While not quite on par with ‘Inception,’ researchers from Northwestern University have discovered a new phenomenon they describe as “interactive dreaming,” in which sleeping participants could communicate and answer questions.
Sleep, particularly Rapid Eye Movement (REM) sleep, the stage strongly associated with the dream state, remains poorly understood, but this latest research throws open the possibility of training our dreaming capacity and helping us solve problems, achieve goals or overcome issues.
Rather than adopting the over-the-top strategy employed in Christopher Nolan’s 2010 box office smash ‘Inception,’ the scientists examined 36 sleeping volunteers in four different laboratories using electroencephalogram (EEG) instruments.
One of the study participants lives with narcolepsy, a condition in which a patient spontaneously and uncontrollably falls into deep sleep, while also frequently experiencing lucid dreams (in which the dreamer is aware they are dreaming). The remaining participants reported varying frequencies of lucid dreaming.
Once the dreamers had fallen into a deep enough sleep, the researchers attempted to communicate with the sleeping participants via spoken words, flashing lights and physical touch.
During these attempted communications, the researchers posed basic math questions, asked the volunteers to count the number of flashing lights they saw or touches they felt, and to answer simple yes or no questions.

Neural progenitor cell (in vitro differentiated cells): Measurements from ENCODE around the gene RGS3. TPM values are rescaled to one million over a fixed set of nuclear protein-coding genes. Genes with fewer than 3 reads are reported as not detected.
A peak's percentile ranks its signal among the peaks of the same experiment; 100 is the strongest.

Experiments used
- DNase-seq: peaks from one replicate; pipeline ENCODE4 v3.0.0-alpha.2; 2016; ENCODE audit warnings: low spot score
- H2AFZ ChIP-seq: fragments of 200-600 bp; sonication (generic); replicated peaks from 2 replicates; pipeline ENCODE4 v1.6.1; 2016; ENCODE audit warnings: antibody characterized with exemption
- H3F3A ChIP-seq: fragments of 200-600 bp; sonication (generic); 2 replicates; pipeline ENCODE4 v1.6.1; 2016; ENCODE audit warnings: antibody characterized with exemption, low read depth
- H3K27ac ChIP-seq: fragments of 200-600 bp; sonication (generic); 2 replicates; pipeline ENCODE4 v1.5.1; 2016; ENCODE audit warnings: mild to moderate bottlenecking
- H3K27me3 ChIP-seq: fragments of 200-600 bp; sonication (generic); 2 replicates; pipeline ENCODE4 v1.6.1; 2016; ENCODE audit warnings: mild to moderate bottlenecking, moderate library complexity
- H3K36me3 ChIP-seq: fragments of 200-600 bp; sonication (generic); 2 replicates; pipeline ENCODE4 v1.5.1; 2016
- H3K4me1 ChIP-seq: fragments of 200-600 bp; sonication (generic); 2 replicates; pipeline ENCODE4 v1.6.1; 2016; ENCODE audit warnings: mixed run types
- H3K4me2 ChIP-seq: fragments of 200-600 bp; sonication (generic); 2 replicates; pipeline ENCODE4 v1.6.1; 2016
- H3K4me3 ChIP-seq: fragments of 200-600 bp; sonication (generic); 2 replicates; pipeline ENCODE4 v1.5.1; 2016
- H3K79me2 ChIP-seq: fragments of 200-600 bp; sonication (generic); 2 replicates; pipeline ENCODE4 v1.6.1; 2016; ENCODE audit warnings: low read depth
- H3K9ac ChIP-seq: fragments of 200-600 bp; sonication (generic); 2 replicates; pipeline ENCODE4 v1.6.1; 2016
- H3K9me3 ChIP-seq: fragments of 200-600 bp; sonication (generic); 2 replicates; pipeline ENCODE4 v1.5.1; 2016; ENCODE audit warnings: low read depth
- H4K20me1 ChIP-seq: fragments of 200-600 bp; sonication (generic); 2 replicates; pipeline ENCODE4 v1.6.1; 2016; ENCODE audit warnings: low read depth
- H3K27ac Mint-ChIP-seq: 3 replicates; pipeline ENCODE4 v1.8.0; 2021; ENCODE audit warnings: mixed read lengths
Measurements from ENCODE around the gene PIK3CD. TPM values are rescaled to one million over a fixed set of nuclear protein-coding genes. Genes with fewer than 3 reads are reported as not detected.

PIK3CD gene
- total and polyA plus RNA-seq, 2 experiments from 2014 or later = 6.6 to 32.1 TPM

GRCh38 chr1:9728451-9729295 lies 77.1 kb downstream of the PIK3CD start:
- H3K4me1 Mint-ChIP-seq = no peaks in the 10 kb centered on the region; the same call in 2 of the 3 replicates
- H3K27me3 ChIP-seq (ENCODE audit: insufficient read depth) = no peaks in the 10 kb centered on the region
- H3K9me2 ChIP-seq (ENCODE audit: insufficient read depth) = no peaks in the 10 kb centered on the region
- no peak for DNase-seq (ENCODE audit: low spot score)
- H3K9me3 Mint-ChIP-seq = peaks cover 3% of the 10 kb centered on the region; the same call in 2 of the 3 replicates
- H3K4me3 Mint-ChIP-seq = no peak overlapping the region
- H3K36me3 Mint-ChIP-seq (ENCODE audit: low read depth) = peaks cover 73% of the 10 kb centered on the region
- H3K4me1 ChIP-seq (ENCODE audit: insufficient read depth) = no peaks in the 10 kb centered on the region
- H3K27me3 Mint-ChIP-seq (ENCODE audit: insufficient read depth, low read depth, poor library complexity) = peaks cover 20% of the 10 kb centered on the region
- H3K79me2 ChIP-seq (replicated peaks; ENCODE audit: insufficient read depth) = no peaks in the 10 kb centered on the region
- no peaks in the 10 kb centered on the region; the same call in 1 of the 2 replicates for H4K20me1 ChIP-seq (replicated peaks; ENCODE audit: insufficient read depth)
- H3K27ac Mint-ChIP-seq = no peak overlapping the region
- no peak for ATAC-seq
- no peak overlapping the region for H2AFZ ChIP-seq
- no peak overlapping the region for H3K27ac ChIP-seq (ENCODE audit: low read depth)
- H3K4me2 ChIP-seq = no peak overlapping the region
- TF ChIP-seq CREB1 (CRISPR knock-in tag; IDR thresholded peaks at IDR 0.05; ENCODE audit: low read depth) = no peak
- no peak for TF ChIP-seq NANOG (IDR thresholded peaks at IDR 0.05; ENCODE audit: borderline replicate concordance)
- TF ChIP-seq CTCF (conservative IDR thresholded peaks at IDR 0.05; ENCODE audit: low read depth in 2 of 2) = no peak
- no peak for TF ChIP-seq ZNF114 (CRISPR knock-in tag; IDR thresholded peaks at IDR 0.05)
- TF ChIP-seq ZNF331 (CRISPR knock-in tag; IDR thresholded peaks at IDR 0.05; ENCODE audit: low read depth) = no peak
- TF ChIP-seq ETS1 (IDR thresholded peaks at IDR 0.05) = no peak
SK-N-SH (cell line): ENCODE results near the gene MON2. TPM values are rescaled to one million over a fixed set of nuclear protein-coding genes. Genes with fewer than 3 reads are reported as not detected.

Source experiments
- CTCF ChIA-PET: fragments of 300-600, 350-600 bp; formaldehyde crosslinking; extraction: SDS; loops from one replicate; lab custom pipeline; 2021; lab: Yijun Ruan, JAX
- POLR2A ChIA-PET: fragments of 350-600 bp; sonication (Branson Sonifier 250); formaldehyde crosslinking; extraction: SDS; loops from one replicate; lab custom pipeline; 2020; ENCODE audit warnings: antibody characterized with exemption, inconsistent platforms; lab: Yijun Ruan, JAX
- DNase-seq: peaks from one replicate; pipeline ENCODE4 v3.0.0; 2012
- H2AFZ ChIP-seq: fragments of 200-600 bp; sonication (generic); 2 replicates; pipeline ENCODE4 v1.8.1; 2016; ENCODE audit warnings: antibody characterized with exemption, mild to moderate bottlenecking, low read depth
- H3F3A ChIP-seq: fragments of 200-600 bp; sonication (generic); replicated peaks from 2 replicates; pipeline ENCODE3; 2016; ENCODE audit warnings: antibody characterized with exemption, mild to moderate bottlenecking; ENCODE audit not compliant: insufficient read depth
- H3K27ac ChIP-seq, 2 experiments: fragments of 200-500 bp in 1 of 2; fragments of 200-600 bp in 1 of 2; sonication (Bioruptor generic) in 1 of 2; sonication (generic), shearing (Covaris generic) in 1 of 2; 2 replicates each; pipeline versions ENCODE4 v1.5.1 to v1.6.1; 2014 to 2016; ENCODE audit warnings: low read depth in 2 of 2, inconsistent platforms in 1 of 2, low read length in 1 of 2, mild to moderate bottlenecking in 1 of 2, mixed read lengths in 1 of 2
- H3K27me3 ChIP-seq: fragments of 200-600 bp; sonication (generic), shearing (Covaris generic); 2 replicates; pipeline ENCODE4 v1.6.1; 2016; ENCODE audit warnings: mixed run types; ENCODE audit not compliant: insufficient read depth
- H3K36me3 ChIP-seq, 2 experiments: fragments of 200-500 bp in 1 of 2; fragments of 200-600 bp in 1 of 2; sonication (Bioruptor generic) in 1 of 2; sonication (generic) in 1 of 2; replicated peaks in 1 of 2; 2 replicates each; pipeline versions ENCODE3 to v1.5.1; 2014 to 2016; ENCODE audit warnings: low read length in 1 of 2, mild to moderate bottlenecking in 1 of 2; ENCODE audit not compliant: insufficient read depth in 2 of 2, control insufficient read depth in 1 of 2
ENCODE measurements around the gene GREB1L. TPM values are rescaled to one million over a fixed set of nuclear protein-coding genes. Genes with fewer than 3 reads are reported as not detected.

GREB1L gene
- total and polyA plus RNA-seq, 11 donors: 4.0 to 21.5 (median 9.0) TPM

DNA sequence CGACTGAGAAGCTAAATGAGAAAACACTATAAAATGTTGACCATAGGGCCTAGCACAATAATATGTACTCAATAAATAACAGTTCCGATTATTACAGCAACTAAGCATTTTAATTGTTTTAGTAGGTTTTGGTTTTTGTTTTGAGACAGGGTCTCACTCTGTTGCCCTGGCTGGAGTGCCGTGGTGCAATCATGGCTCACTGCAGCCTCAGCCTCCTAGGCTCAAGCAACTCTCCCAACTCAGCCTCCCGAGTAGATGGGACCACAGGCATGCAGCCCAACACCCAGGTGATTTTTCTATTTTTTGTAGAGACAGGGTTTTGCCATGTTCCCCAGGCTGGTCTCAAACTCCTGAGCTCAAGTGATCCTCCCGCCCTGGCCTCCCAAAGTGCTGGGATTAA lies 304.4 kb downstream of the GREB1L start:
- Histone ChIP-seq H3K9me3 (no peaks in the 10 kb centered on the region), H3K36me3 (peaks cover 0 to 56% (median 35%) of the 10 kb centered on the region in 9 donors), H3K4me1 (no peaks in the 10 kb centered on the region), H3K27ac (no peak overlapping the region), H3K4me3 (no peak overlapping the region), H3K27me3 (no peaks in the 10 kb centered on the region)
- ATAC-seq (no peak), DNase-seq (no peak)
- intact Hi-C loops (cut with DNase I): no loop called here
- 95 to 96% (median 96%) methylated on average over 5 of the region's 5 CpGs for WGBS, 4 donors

Answers, when given, were expressed through eye movements or facial expressions agreed upon in advance of the nap.
Throughout a total of 57 sleep experiments, at least one correct response was given in 47 percent of sessions during which the participant dreamt lucidly.
Upon giving a correct response to a given question, participants were quickly woken up and asked to report on their dreams.
“We found that individuals in REM sleep can interact with an experimenter and engage in real-time communication,” says psychologist Ken Paller from Northwestern University.
“We also showed that dreamers are capable of comprehending questions, engaging in working-memory operations, and producing answers.”
The dreamers frequently reported the researchers’ questions as external to the dream or overlaid on top of it or sometimes, as an element within the dream itself like a television or radio.
This indicates that, to some degree at least, people in deep sleep and engaging in the practice of lucid dreaming are able to receive and interpret instructions, answer yes/no questions and even perform basic math.
The study has implications for the growing body of research into dreams, memory, and how important sleep is in memory formation and storage. It may also prove helpful to those with sleep disorders.
“This relatively unexplored communication channel can enable a variety of practical applications and a new strategy for the empirical exploration of dreams,” the researchers say.
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